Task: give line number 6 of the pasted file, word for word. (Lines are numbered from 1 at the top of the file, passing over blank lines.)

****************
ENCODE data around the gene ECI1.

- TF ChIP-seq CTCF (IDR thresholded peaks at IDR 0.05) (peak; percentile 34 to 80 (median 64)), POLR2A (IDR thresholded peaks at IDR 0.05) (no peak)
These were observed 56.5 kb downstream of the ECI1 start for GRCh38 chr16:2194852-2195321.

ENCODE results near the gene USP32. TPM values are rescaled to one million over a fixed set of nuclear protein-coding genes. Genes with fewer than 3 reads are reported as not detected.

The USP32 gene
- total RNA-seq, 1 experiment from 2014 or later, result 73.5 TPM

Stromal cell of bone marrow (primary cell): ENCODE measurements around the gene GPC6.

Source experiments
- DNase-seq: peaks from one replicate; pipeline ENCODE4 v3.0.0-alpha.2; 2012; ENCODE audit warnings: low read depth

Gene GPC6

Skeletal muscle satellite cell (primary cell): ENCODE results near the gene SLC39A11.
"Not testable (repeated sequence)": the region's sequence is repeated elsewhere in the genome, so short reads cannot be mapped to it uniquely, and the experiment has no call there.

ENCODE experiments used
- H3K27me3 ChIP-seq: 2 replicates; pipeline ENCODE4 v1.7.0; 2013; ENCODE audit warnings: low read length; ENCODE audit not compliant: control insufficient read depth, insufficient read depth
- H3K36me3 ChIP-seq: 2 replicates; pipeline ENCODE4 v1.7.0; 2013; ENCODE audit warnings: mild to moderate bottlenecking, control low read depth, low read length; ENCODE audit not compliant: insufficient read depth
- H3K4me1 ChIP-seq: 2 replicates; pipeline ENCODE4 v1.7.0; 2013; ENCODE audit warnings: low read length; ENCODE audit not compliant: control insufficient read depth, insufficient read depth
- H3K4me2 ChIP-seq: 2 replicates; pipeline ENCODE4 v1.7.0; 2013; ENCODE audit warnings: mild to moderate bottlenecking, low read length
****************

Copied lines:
- total RNA-seq, 1 experiment from 2014 or later, result 73.5 TPM